A growing body of evidence is indicating that air pollution can have a detrimental impact on cognitive functions, and behavioral development in children. Now, researchers believe they have found a gene that underlies that connection; they found that one variation of the APOE gene, called the ε4 variant, is a critical player. The work, by scientists at the Barcelona Institute for Global Health (ISGlobal), has been reported in Environmental Health Perspectives.
This study follows up on earlier work, the BREATHE project, which found that air pollution was associated with decreased cognitive development, more behavioral problems, and changes in brain structure in the kids that participated.
This study assessed data from more than 1,600 children in Barcelona. While people all carry the same genes, there are many small differences within those genes, called gene variants; the research team looked at a variant of the APOE gene called ε4. They found that kids with that variant experienced a more significant adverse effect on their neurodevelopment from pollution related to traffic. Carriers with the ε4 variant developed attention span more slowly and had more behavior problems. A region of their brains called the caudate nucleus also tended to be smaller.
"These findings suggest that children who carry this [variant] could be more vulnerable to the detrimental effects that air pollution has on important aspects of their neurodevelopment," explained the lead author of the study, Silvia Alemany, ISGlobal researcher.
"Systemic inflammation and oxidative stress are two of the most well-established mechanisms underlying the adverse health effects of air pollution. Interestingly, both these mechanisms are also involved in the pathogenesis of dementia. In fact, research has demonstrated an association between exposure to air pollution and cognitive impairment in older people. All these considerations, and the fact that APOE ε4 is the most important known genetic risk factor for Alzheimer's disease, led us to wonder whether the allele might also have a relationship with the adverse effects air pollution has on brain function in children," Alemany added.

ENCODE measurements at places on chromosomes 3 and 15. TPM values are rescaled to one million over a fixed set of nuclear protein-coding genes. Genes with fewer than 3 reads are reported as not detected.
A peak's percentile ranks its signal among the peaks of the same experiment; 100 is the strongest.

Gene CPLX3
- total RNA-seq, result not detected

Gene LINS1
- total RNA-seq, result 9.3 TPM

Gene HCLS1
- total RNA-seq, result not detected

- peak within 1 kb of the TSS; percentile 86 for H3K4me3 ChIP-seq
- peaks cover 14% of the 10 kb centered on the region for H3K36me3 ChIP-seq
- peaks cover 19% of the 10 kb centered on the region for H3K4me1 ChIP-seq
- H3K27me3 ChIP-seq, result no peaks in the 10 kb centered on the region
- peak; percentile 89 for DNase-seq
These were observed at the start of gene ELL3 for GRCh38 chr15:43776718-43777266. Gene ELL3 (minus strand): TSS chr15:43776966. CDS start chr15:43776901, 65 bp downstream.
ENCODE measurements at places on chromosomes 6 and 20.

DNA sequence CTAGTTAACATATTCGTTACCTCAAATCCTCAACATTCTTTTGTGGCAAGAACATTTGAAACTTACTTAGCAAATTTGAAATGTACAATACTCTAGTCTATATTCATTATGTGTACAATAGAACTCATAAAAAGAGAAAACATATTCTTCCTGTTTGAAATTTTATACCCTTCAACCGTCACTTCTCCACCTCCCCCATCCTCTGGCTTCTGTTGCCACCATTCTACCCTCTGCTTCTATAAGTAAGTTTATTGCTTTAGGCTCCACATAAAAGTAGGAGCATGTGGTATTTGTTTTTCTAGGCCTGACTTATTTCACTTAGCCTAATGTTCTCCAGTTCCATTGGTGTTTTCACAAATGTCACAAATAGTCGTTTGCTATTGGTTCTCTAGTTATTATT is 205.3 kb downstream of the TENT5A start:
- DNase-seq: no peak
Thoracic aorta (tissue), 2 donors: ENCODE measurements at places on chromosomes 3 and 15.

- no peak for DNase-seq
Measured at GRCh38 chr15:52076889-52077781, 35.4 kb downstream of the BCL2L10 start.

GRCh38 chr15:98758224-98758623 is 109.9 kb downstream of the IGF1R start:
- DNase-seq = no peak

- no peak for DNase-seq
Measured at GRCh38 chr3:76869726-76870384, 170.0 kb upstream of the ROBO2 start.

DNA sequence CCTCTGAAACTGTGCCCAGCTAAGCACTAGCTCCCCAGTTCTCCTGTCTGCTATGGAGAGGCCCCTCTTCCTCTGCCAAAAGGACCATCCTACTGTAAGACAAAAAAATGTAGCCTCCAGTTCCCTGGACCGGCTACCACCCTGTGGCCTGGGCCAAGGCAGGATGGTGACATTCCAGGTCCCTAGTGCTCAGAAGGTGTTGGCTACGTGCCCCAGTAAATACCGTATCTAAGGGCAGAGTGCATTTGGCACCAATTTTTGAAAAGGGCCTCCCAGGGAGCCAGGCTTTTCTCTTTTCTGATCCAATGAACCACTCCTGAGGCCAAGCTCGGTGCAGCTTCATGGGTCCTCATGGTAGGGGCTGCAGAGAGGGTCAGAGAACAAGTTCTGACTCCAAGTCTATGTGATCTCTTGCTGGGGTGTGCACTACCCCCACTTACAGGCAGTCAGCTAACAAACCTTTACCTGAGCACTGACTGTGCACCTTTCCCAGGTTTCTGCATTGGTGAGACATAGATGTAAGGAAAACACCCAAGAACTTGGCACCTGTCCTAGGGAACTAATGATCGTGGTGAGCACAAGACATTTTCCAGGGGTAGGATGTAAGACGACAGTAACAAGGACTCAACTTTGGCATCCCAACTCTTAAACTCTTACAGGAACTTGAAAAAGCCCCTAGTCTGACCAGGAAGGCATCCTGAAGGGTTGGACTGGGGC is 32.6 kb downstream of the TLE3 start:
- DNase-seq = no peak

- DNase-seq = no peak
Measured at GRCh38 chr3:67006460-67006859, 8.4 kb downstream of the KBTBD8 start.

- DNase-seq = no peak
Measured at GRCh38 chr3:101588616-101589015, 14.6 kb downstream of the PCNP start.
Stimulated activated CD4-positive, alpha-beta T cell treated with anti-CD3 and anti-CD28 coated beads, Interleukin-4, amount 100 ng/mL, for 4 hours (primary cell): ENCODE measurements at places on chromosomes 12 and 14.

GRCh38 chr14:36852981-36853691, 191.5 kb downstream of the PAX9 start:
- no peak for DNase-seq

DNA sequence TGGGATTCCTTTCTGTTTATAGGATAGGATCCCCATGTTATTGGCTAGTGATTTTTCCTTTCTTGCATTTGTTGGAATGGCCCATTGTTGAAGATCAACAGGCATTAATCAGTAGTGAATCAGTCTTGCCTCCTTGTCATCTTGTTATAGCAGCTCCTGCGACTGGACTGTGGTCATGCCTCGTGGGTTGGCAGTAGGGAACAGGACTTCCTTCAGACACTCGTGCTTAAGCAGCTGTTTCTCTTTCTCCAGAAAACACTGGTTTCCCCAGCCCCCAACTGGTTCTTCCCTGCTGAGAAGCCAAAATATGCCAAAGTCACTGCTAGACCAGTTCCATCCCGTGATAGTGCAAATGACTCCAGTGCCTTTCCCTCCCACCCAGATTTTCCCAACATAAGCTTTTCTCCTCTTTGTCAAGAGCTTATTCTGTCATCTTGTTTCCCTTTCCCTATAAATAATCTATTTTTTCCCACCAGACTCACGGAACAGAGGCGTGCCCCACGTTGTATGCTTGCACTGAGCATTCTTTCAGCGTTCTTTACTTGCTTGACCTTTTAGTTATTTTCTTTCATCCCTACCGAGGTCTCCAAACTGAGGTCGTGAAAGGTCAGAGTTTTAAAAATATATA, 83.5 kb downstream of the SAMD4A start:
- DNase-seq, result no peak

While genetic data was readily available for the study participants, their cognitive and behavioral functions were tested, including an assessment for symptoms of attention deficit hyperactivity disorder. For 163 participants, magnetic resonance imaging data were also available.
"More research will be needed in other populations to replicate these results, and we need to establish whether this possible genetic vulnerability also applies to exposure to air pollution during earlier stages of development, for example, in the prenatal period," noted Jordi Sunyer, ISGlobal researcher and director of the BREATHE project. "In any case, once again the findings are clear: it is essential to implement measures to reduce traffic in the urban environment and, particularly, in places where children are present, such as the areas around schools.”
The video above, from UNICEF, has more about protecting kids from air pollution.